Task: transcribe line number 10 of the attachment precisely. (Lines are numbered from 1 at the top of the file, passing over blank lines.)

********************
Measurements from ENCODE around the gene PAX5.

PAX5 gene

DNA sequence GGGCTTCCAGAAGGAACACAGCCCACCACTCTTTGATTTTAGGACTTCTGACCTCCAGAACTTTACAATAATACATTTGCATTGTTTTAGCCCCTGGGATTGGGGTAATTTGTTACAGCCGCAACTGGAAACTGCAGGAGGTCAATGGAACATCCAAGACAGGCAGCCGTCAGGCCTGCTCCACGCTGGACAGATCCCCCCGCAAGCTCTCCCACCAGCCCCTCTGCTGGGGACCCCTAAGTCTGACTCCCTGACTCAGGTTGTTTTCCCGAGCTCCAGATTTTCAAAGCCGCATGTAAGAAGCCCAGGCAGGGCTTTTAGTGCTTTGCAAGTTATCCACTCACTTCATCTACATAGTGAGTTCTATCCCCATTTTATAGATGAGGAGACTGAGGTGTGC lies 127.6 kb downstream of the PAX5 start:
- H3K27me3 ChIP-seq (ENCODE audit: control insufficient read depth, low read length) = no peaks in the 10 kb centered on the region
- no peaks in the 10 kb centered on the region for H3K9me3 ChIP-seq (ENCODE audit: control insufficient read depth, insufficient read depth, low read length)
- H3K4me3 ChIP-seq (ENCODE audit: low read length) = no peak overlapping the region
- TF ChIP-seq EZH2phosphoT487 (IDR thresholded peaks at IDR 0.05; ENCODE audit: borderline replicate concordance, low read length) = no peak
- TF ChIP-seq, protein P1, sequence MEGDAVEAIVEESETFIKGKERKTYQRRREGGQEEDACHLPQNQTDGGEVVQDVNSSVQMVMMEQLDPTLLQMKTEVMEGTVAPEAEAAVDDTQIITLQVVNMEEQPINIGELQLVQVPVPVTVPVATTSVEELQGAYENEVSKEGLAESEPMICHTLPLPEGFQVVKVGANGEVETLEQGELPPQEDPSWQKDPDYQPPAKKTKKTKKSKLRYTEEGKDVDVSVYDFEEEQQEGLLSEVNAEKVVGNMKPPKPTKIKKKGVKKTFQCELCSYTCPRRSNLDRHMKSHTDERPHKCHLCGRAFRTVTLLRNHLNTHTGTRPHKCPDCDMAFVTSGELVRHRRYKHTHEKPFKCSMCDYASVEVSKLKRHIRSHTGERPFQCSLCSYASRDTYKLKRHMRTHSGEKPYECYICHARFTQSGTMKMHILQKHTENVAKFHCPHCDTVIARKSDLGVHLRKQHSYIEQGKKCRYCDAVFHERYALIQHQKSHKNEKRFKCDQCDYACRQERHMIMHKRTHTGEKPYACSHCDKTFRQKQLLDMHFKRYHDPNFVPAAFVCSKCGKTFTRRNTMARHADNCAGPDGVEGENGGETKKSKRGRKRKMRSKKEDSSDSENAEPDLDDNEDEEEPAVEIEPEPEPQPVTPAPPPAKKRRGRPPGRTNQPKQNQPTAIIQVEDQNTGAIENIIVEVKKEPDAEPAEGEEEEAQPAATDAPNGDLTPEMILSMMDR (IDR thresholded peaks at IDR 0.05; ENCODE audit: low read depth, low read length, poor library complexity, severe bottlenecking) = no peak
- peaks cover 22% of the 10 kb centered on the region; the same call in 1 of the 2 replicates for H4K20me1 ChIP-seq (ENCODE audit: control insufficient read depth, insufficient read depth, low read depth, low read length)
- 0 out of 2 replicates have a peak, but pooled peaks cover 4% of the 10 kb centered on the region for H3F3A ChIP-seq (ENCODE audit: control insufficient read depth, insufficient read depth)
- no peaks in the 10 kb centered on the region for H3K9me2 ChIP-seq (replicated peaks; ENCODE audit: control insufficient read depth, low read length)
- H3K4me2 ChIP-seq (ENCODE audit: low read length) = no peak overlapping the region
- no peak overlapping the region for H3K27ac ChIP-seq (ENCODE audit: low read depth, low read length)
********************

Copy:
- 0 out of 2 replicates have a peak, but pooled peaks cover 4% of the 10 kb centered on the region for H3F3A ChIP-seq (ENCODE audit: control insufficient read depth, insufficient read depth)